How many threads connect the body and the mind? In this episode of The Artful Periscope, Larry sits down with UCI professional road cyclist and US Cycling team member James Hibbard to discuss his latest book, The Art of Cycling. With a background in both competitive sports and philosophy, Hibbard’s book illuminates the important connection between the body and the mind as well as the journeys that  humans undertake to overcome both external and internal challenges. During their enlightening conversation, Larry and Hibbard discuss the changing philosophical and political landscape of California, the flaws of mind-body dualism, the importance of community in competition, the difficulties of living with depression and the benefits of sports and arts in managing mental health. 

In the second segment, Larry ponders how social media effects peoples lives and uses Tom Brady and his decision to return to football and whether his marriage took a “back seat” to his passion and does an athlete need to be self centered because of the level of devotion and sacrifice of their bodies.

Episode 48 – How Many Threads Take Us to Places That Are Foreign? – Authors Nicholas Dawidoff and Mark Ebner

How many threads take us to places that are foreign? Larry has a chat with author Nicholas Dawidoff regarding his most recent book The Other Side of Prospect: A Story of Violence. After eight years of research, over five hundred interviews and many trips to Nicholas’s hometown of New Haven in Connecticut, The Other Side of Prospect recounts the wrongful arrest of Bobby Johnson and illuminates the complicated history of race and financial inequality in the community.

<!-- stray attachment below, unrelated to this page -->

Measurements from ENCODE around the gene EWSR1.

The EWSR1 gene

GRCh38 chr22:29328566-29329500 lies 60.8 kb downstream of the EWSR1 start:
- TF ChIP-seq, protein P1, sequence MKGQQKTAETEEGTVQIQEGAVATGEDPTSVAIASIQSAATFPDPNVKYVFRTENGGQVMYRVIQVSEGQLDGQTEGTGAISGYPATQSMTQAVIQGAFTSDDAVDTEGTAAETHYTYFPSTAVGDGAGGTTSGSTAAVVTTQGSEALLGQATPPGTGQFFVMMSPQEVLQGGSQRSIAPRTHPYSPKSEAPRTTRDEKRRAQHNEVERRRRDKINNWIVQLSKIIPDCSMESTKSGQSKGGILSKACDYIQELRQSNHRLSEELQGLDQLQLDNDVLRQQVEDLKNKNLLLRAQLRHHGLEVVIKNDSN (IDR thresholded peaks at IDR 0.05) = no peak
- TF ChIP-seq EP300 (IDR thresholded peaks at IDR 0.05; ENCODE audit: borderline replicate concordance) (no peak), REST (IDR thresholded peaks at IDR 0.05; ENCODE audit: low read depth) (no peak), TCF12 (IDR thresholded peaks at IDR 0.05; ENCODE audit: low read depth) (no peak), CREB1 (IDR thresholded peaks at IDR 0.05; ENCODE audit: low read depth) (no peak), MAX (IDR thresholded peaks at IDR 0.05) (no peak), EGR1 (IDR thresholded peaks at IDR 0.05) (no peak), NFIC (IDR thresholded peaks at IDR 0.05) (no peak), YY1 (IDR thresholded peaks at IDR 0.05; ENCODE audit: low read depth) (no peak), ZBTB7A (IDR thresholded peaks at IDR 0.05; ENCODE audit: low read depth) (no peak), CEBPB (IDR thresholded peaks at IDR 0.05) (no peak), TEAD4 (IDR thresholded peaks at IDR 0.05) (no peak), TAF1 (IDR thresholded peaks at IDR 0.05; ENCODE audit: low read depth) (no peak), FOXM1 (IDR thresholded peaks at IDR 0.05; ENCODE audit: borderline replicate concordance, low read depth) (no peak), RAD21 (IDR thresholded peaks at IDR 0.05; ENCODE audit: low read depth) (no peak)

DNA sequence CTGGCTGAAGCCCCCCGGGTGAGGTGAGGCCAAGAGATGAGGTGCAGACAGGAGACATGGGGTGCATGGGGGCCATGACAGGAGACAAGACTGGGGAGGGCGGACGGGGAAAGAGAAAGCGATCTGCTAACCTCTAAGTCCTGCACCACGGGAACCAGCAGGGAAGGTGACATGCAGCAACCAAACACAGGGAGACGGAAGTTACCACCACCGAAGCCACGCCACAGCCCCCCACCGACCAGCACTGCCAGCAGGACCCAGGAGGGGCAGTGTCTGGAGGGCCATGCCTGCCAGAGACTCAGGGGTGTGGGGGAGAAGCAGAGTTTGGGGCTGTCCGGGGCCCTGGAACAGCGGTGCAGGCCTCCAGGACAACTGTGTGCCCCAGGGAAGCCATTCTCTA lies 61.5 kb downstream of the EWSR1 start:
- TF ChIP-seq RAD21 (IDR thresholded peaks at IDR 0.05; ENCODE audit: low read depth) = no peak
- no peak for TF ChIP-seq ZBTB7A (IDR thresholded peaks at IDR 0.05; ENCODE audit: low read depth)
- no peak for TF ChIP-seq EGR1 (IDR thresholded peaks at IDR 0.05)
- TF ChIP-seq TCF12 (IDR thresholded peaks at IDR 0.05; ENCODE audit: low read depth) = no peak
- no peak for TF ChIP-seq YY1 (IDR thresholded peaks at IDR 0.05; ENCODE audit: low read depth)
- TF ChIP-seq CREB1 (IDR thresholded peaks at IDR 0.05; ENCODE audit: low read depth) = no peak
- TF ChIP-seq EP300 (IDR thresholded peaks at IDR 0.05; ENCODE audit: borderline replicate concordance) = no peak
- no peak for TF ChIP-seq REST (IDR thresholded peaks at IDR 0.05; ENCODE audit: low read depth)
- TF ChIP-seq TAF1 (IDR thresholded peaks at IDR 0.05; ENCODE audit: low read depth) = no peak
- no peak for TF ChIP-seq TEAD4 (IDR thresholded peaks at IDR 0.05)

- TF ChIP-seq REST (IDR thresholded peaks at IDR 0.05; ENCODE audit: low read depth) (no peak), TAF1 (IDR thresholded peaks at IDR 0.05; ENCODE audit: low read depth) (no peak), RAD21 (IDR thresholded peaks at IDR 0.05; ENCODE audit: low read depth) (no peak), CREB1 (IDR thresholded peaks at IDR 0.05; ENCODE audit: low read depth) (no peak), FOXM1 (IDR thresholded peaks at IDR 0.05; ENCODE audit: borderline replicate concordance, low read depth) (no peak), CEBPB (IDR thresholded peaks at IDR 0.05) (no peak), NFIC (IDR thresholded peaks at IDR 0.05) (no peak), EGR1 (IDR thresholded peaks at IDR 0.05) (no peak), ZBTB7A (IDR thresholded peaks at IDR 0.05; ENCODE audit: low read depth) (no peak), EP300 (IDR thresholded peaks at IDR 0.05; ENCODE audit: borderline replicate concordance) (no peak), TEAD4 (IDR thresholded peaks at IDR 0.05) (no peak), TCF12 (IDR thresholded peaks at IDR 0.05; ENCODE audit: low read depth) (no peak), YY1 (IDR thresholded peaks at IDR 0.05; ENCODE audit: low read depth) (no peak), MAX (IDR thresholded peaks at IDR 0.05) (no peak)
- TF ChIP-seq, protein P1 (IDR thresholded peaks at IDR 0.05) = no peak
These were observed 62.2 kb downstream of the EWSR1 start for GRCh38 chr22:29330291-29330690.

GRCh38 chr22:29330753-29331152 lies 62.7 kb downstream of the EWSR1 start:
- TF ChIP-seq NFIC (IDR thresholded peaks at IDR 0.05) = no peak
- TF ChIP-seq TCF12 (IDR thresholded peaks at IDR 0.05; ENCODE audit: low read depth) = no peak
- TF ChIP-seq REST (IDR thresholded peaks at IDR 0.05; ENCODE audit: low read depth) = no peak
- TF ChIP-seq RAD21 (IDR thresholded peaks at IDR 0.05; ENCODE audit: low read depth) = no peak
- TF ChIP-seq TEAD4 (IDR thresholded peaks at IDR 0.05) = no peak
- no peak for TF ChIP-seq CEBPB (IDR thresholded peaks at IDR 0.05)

After the break, Larry interviews Mark Ebner, co-author of the book Off the Deep End which recounts the complicated relationship between luxury hotel pool boy Giancarlo Granda and Becki Falwell, wife of evangelical preacher Jerry Falwell Jr. Larry and Ebner discuss the ethics of personal responsibility, the corruption of Liberty University and the interview between The Falwells and Vanity Fair.  The episode wraps up with a new installment of Rory’s Island, in which Rory Vecsey discusses her own experiences with the legal system and the potential barriers that disenfranchised groups face.